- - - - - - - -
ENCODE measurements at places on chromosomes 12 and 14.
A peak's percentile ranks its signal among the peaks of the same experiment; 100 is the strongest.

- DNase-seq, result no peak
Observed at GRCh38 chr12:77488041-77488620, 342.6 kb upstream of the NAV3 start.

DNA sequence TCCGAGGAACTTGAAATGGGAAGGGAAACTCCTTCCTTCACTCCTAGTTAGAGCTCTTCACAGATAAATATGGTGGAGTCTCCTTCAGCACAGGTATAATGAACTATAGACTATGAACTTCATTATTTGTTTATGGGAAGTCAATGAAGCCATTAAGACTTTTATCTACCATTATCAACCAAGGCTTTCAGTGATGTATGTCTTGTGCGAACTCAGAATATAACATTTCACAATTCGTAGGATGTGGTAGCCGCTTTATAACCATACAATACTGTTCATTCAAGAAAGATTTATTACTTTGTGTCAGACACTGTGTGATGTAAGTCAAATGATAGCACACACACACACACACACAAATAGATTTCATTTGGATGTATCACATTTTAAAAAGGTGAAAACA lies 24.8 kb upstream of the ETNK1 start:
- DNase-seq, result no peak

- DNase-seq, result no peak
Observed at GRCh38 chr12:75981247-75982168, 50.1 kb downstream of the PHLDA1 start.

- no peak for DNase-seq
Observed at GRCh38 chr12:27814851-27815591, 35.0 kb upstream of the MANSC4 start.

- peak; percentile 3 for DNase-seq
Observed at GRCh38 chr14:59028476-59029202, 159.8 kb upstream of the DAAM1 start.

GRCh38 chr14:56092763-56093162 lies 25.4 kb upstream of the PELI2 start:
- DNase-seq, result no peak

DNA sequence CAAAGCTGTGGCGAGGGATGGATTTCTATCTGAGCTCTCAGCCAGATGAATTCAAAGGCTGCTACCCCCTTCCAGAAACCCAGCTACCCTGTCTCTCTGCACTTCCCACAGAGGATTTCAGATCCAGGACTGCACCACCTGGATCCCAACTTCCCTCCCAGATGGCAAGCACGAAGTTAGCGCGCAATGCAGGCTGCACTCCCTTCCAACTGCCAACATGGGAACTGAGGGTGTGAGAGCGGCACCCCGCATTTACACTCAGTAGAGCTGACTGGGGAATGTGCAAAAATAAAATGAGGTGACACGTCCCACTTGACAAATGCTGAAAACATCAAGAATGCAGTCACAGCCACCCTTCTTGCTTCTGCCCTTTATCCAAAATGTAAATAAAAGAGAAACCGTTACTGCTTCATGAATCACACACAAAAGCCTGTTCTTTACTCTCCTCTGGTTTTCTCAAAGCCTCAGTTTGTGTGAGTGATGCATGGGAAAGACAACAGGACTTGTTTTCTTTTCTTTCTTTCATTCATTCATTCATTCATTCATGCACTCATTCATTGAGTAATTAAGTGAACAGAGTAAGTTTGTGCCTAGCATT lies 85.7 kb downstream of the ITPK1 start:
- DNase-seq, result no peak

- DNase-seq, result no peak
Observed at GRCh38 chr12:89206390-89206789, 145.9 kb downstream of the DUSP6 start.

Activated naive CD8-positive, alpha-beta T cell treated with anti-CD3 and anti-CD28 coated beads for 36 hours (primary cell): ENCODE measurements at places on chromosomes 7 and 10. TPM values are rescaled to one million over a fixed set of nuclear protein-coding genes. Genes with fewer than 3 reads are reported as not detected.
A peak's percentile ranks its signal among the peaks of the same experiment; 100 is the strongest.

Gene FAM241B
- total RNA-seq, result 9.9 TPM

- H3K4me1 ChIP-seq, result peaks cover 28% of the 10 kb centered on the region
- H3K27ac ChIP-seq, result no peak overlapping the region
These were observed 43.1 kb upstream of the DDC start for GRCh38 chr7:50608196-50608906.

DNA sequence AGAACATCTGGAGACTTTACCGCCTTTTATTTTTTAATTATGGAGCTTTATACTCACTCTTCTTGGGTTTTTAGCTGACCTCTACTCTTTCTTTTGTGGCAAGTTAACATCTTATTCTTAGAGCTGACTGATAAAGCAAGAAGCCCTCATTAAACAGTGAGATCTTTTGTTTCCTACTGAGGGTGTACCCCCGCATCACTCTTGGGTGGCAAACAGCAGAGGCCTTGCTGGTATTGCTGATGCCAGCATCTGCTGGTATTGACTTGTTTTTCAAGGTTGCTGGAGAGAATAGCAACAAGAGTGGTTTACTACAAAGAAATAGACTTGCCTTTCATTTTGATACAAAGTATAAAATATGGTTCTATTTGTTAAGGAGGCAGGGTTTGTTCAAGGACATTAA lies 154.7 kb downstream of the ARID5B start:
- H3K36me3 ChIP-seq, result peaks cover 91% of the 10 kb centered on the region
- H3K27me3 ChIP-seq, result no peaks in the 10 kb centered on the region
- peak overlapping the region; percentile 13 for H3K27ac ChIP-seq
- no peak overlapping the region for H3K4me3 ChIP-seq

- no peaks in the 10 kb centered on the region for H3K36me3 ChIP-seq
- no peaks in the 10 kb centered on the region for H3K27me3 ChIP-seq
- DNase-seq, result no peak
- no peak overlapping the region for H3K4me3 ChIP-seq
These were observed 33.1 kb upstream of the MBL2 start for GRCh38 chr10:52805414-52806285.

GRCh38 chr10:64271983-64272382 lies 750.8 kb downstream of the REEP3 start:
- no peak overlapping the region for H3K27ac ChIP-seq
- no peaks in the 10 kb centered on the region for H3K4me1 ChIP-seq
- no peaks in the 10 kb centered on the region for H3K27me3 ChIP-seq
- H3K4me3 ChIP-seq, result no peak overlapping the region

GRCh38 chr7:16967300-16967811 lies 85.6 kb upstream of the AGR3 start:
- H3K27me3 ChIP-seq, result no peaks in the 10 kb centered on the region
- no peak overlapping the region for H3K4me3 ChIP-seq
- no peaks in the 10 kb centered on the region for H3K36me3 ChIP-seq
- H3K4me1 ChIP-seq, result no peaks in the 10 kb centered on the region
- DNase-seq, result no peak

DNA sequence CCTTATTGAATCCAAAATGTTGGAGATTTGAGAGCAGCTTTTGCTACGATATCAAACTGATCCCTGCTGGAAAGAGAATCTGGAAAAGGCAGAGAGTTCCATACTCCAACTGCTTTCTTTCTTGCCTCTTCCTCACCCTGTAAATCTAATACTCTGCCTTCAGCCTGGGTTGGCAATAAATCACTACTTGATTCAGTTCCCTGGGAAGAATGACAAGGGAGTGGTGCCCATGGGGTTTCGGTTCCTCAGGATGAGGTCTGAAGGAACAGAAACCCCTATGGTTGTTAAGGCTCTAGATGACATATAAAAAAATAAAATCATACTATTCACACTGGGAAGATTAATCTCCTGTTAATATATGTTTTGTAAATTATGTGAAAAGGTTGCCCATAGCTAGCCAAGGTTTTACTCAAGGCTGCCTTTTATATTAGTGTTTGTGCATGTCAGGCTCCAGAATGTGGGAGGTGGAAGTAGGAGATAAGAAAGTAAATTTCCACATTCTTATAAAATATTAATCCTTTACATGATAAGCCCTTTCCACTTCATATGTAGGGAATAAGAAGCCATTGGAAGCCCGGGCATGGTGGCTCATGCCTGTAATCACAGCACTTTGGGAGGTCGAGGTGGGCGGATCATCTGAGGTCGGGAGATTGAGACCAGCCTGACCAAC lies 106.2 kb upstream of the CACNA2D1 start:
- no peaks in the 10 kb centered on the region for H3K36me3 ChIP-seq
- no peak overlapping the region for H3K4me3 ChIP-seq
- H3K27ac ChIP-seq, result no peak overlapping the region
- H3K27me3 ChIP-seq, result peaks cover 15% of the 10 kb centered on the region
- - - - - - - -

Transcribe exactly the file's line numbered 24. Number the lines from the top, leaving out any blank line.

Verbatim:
- H3K27ac ChIP-seq, result no peak overlapping the region